pyc

pycox

Survival analysis with PyTorch

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pycox

Time-to-event prediction with PyTorch

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Get StartedMethodsEvaluation CriteriaDatasetsInstallationReferences

pycox is a python package for survival analysis and time-to-event prediction with PyTorch, built on the torchtuples package for training PyTorch models. An R version of this package is available at survivalmodels.

The package contains implementations of various survival models, some useful evaluation metrics, and a collection of event-time datasets. In addition, some useful preprocessing tools are available in the pycox.preprocessing module.

Get Started

To get started you first need to install PyTorch. You can then install pycox via pip:

pip install pycox

OR, via conda:

conda install -c conda-forge pycox

We recommend to start with 01_introduction.ipynb, which explains the general usage of the package in terms of preprocessing, creation of neural networks, model training, and evaluation procedure. The notebook use the LogisticHazard method for illustration, but most of the principles generalize to the other methods.

Alternatively, there are many examples listed in the examples folder, or you can follow the tutorial based on the LogisticHazard:

  • 01_introduction.ipynb: General usage of the package in terms of preprocessing, creation of neural networks, model training, and evaluation procedure.

  • 02_introduction.ipynb: Quantile based discretization scheme, nested tuples with tt.tuplefy, entity embedding of categorical variables, and cyclical learning rates.

  • 03_network_architectures.ipynb: Extending the framework with custom networks and custom loss functions. The example combines an autoencoder with a survival network, and considers a loss that combines the autoencoder loss with the loss of the LogisticHazard.

  • 04_mnist_dataloaders_cnn.ipynb: Using dataloaders and convolutional networks for the MNIST data set. We repeat the simulations of [8] where each digit defines the scale parameter of an exponential distribution.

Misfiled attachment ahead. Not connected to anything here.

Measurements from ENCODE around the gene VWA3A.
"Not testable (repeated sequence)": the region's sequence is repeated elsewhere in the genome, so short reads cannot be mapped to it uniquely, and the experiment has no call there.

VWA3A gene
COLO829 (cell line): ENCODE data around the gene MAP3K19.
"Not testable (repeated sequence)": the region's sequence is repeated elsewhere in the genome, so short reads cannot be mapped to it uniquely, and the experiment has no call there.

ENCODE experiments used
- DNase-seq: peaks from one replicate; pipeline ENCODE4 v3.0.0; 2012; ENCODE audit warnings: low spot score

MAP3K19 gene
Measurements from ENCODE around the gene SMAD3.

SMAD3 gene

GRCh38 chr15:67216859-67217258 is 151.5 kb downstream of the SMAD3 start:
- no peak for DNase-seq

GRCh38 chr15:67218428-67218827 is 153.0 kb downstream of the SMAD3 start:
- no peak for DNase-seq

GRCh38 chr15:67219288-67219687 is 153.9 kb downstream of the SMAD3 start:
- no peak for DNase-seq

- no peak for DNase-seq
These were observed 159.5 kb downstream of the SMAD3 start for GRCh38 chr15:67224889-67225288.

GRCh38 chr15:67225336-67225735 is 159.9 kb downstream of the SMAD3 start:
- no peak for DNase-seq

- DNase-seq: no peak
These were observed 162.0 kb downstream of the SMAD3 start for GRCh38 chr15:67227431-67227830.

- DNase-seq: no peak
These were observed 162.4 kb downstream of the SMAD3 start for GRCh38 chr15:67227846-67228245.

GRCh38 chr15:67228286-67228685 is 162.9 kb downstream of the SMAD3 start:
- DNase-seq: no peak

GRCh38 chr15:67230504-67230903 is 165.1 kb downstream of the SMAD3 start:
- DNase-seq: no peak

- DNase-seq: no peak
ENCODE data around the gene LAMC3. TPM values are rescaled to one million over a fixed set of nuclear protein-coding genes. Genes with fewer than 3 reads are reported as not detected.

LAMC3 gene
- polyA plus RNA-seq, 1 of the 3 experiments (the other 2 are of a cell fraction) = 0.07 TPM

Methods

The following methods are available in the pycox.methods module.

Continuous-Time Models:

Method Description Example
CoxTime Cox-Time is a relative risk model that extends Cox regression beyond the proportional hazards [1]. notebook
CoxCC Cox-CC is a proportional version of the Cox-Time model [1]. notebook
CoxPH (DeepSurv) CoxPH is a Cox proportional hazards model also referred to as DeepSurv [2]. notebook
PCHazard The Piecewise Constant Hazard (PC-Hazard) model [12] assumes that the continuous-time hazard function is constant in predefined intervals. It is similar to the Piecewise Exponential Models [11] and PEANN [14], but with a softplus activation instead of the exponential function. notebook

Discrete-Time Models:

Method Description Example
LogisticHazard (Nnet-survival) The Logistic-Hazard method parametrize the discrete hazards and optimize the survival likelihood [12] [7]. It is also called Partial Logistic Regression [13] and Nnet-survival [8]. notebook
PMF The PMF method parametrize the probability mass function (PMF) and optimize the survival likelihood [12]. It is the foundation of methods such as DeepHit and MTLR. notebook
DeepHit, DeepHitSingle DeepHit is a PMF method with a loss for improved ranking that can handle competing risks [3]. single competing
MTLR (N-MTLR) The (Neural) Multi-Task Logistic Regression is a PMF methods proposed by [9] and [10]. notebook
BCESurv A method representing a set of binary classifiers that remove individuals as they are censored [15]. The loss is the binary cross entropy of the survival estimates at a set of discrete times, with targets that are indicators of surviving each time. bs_example

Evaluation Criteria

The following evaluation metrics are available with pycox.evalutation.EvalSurv.

Metric Description
concordance_td The time-dependent concordance index evaluated at the event times [4].
brier_score The IPCW Brier score (inverse probability of censoring weighted Brier score) [5][6][15]. See Section 3.1.2 of [15] for details.
nbll The IPCW (negative) binomial log-likelihood [5][1]. I.e., this is minus the binomial log-likelihood and should not be confused with the negative binomial distribution. The weighting is performed as in Section 3.1.2 of [15] for details.
integrated_brier_score The integrated IPCW Brier score. Numerical integration of the `brier_score` [5][6].
integrated_nbll The integrated IPCW (negative) binomial log-likelihood. Numerical integration of the `nbll` [5][1].
brier_score_admin integrated_brier_score_admin The administrative Brier score [15]. Works well for data with administrative censoring, meaning all censoring times are observed. See this example notebook.
nbll_admin integrated_nbll_admin The administrative (negative) binomial log-likelihood [15]. Works well for data with administrative censoring, meaning all censoring times are observed. See this example notebook.

Datasets

A collection of datasets are available through the pycox.datasets module. For example, the following code will download the metabric dataset and load it in the form of a pandas dataframe

from pycox import datasets
df = datasets.metabric.read_df()

The datasets module will store datasets under the installation directory by default. You can specify a different directory by setting the PYCOX_DATA_DIR environment variable.

Real Datasets: